All we need to say can be summed up in the words Superpig Speaker Docking System. After that, all these other deals are gravy on top of our favorite deal we've ever offered. I mean, just look at that adorable thing. Impulse buys like these you never regret.
One thing Apple is great about is making you lust after their latest hardware. Another thing Apple is great at is making hardware that lasts so long you don't need to run out and buy the latest and greatest. So we've got a little mix of both of those strengths this week.
An iPad stylus is like a little umbrella in your piña colada. You don’t need one. But it’s a nice extra.
The Nomad Compose is different from every other stylus I’ve tried in that it doesn’t mimic the feel of a pen or a pencil, but rather a paintbrush--it has real bristles, blending natural and synthetic fibers. I tested the Dual Tip Long version, which has a 0.7-inch brush tip on one end, and a much shorter 0.05-inch “glide bevel tip” on the other. The bevel tip is made of the same brush material, but its beveled shape mimics the feel of classic styluses you may be used to. It works for drawing lines as well as tapping buttons in iOS apps.
Wacom’s Inkling is a fabulous concept: draw in your own notebook, with a real pen, and easily download digital versions of those drawings onto your computer. In theory, it improves on existing digital tools--support for layers makes it more flexible than a scanner, and real ink and paper offer better feel and control than a tablet. The Inkling should be a perfect bridge between digital and analog art. Unfortunately, the product still has a few kinks to work out before we can truly sings its praises. The Inkling certainly does what it sets out to do--it effectively captures a digital likeness of anything you sketch. We just wish it did a better job.
Students, teachers, and other professionals still expected to use a pen to take down notes: Targus is demoing the iNotebook at CES, a transcribing pen that automatically syncs your handwriting and translates it into text via an app on your iPad.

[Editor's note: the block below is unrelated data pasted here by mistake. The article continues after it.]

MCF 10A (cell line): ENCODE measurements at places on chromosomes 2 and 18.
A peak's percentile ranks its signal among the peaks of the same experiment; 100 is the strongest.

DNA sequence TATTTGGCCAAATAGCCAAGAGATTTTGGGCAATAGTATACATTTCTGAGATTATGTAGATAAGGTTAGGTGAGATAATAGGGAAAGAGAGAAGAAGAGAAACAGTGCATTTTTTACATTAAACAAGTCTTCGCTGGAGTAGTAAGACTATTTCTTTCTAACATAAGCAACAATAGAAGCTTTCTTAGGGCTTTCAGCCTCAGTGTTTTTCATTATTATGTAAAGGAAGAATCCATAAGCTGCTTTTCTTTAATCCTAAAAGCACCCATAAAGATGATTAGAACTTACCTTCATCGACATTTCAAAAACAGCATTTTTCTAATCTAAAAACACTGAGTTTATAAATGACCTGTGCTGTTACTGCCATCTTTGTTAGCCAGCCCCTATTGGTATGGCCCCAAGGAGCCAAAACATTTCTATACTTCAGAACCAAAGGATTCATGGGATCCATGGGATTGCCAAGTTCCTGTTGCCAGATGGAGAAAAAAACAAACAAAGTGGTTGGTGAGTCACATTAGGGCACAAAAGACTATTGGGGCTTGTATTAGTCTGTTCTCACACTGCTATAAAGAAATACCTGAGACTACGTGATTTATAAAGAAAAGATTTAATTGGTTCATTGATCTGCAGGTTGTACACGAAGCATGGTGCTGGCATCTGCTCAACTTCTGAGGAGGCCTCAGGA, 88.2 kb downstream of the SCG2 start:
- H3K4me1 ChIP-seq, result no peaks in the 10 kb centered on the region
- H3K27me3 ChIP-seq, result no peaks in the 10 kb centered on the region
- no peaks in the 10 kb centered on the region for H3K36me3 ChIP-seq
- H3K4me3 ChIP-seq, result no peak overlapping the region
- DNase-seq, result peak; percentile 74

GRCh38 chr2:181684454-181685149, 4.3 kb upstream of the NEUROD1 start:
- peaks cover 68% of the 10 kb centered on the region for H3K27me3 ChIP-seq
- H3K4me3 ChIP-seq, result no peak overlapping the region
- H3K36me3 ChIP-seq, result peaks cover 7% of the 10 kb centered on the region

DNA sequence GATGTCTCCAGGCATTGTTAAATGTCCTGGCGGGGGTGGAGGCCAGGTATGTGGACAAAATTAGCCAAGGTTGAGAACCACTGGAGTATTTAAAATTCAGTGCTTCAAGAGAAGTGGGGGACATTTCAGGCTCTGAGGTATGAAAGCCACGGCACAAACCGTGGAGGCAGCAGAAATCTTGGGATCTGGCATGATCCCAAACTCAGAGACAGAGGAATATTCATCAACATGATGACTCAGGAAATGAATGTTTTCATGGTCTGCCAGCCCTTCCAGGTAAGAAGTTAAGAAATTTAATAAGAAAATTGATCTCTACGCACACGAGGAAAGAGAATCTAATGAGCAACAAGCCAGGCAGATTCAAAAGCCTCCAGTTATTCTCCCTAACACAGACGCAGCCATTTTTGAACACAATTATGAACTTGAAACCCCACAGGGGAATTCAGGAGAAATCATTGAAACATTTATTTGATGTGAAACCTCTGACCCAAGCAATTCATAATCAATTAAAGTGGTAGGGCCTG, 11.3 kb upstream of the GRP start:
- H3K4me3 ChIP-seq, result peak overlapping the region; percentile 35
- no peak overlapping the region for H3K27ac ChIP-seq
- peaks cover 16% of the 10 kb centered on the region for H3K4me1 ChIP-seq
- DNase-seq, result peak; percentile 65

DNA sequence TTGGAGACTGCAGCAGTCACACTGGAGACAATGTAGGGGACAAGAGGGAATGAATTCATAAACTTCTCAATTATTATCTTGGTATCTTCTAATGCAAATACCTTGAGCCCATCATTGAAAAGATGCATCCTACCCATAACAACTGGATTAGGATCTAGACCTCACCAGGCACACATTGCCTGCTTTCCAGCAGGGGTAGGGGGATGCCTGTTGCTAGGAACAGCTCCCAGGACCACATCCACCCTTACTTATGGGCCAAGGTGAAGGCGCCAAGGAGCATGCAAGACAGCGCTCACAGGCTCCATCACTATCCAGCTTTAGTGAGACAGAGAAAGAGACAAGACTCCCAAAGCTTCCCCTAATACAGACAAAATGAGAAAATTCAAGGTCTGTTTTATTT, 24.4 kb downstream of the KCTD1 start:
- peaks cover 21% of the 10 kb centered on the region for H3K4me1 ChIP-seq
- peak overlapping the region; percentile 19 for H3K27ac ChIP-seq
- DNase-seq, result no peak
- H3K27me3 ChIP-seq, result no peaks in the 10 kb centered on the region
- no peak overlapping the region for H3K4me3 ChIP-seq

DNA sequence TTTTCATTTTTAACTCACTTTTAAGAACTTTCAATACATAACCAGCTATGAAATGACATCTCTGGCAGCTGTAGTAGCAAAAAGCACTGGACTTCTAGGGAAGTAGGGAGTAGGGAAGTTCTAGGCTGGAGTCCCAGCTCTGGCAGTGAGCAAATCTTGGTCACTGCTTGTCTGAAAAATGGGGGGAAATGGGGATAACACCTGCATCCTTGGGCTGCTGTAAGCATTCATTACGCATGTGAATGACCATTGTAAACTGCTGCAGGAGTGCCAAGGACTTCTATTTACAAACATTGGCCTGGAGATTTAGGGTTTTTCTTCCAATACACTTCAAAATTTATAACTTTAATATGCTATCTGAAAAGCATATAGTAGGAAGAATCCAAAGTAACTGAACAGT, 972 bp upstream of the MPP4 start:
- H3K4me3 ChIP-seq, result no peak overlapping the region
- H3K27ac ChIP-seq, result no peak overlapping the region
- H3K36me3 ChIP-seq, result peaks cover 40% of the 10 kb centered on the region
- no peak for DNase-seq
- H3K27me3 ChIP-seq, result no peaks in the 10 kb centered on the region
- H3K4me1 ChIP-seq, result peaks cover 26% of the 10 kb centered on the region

The iNotebook includes a rechargeable, Bluetooth-enabled writing recognition receiver, which will hook on to the iPad and work with the pen to allow transcription of handwritten notes. The pen will also include integrated stylus that lets users write directly onto the iPad.
Why is it that you can never find a pen when you need one? And though the iPad doesn’t ship with a stylus, if you do much sketching or digital note-taking, they’re handy to have around. But it’s annoying having to carry around a pen and a stylus at the same time, and constantly switching between the two. The Kensington Virtuoso Metro Stylus and Pen solves this conundrum by combining both into one handy do-everything writing utensil.
An early knock against the iPad (and the iPhone) was that people want physical keys, that touch screen typing is difficult and unnatural. As we move more and more towards a paperless world, what's a non-touch-screen-typist to do in this tabletly world? With a wealth of handwriting apps in the App Store, where do we start?
No one needs a stylus, at least according to Apple. But any artist using an iPad as a sketching tool will tell you that a stylus will take your art from finger painting to, well, actual painting. After all, Michelangelo didn’t do many hand turkeys, and he certainly didn’t draw with his finger.
The first time you pick up the Hard Candy Stylus and Pen, you’ll be struck by how it feels in your hand. It’s solid and has great balance—and sure enough, it levels perfectly on your index finger. By the time you put it down, though, you’ll be struck by how smudgy your silver stylus has become. That’s the nature of the chrome beast, we’re afraid, and this one is so great-looking that you may never want to touch it.